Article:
e-Poster Presentation Clinical Oncology Society of Australia Annual Scientific Meeting 2020

Caregiver burden and experience of an Australian geriatric oncology population during COVID-19 pandemic (#286)

Harry Gasper 1 2 , Elizabeth Ahern 1 2 , Natasha Roberts 1 3 , Hermione Wheatley 1 , Peter McGuire 1 , David Wyld 1 2 , Glen Kennedy 1 2 , Melissa Eastgate 1 2 , Andrea Henden 1 2 , Darshit Thaker 1 2
  1. Royal Brisbane and Women's Hospital, Herston, QLD, Australia
  2. School of Medicine, University of Queensland, Herston, QLD, Australia
  3. School of Public Health and Social Work, Queensland University of Technology, Herston, QLD, Australia


Advanced age and cancer as a comorbidity are independent risk factors for adverse outcomes from COVID-19 infection. We hypothesised that caring for a person receiving cancer treatment would be associated with high carer stress.


Carers of older (age >65) patients of an Australian community oncology clinic were invited to participate in a prospective survey during the COVID-19 pandemic. Survey domains comprised five aspects: patient characteristics, living situation, Modified Caregiver Strain Index (mCSI) (3-point Likert scale), adaptation to situation containing open free-text questions, and satisfaction with telemedicine. mCSI scores were compared between groups of carers based on chemotherapy receipt by the person receiving care (unpaired t-test; significance demonstrated by p<0.05).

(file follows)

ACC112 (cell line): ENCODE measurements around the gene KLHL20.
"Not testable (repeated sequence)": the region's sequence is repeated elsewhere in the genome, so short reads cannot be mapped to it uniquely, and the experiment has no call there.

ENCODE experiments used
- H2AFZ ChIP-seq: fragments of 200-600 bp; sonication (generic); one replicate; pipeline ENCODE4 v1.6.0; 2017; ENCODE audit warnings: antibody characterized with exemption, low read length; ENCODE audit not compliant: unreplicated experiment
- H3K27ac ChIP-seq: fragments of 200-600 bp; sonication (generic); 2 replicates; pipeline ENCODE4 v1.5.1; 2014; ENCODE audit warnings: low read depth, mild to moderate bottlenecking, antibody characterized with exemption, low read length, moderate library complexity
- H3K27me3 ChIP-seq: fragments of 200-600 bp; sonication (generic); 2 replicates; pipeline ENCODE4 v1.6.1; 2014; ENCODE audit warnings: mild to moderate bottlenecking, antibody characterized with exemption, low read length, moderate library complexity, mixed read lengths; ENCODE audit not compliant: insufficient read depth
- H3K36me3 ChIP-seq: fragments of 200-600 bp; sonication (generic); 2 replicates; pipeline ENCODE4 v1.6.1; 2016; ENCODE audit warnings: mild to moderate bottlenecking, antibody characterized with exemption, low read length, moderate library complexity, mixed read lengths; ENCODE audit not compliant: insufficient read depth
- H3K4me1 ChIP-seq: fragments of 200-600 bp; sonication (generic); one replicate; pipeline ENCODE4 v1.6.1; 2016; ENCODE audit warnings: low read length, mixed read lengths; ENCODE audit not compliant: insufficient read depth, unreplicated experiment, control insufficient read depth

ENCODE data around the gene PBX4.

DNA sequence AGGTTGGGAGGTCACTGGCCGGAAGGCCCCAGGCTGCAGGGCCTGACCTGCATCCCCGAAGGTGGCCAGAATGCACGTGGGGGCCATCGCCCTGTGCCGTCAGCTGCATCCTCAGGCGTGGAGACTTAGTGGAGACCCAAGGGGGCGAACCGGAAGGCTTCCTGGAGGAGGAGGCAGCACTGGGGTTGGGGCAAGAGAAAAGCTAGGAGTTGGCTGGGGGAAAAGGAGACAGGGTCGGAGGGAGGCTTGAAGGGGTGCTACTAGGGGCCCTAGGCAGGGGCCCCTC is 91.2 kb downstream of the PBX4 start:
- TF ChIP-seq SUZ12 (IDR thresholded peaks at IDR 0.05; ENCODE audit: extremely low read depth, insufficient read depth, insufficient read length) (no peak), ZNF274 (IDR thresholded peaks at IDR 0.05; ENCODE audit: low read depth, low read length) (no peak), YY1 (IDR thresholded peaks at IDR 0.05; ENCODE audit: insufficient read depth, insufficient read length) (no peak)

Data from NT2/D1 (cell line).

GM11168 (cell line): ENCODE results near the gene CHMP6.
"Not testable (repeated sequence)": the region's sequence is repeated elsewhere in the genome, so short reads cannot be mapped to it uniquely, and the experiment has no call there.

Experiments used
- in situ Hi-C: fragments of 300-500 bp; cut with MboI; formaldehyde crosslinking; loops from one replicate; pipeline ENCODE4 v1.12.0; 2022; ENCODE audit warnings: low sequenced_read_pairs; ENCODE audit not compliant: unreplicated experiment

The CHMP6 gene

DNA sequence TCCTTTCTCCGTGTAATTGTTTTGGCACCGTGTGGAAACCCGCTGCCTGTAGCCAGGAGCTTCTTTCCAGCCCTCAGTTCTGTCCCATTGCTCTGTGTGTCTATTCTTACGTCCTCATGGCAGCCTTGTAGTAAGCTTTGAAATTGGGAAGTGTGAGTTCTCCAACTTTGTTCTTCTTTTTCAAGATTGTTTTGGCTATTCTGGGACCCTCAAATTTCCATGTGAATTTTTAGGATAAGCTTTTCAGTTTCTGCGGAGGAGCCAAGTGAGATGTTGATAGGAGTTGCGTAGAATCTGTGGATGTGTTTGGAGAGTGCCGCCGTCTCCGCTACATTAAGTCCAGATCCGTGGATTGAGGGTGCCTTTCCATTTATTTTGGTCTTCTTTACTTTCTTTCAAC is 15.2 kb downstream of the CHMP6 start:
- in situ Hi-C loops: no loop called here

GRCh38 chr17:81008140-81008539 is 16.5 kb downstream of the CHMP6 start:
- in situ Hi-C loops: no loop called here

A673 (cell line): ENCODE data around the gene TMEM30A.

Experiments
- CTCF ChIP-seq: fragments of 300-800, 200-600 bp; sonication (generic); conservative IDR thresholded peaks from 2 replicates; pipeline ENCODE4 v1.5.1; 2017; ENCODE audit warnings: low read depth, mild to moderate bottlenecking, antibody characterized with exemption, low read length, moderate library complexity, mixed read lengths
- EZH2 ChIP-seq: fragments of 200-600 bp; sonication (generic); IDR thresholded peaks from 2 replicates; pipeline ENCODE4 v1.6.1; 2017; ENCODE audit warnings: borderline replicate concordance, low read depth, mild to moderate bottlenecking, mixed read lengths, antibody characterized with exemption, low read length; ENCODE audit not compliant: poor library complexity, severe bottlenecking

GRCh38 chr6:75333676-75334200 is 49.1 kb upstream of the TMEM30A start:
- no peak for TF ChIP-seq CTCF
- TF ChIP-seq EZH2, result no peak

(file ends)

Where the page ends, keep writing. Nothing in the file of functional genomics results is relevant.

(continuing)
The study opened on 27th April 2020. As of 12th July 2020, 16 surveys were completed. 14/16 people being cared for were on at least one active treatment at time(12 chemotherapy, 2 immunotherapy, 1 targeted therapy, 5 supportive therapy). 14 carers lived with their care recipient, with the other two visiting at least weekly. 15 participants completed mCSI; mean was 6.2 (standard deviation 4.3; range 1-16). 4 carers scored 10 or above; these were all live-in carers for patients on active treatment including chemotherapy, although an association between systemic treatment and higher mCSI scores did not reach significance (p=0.39). 13/15 carers reported having internet access, and 4/15 were somewhat or very uncomfortable with using internet-based applications for either communication or information gathering. 7/16 had participated in telemedicine.


High caregiver strain was evident amongst some carers of cancer patients during COVID-19 but was not significantly associated with receipt of systemic treatment by the person receiving care. Over half had participated in telemedicine consultations.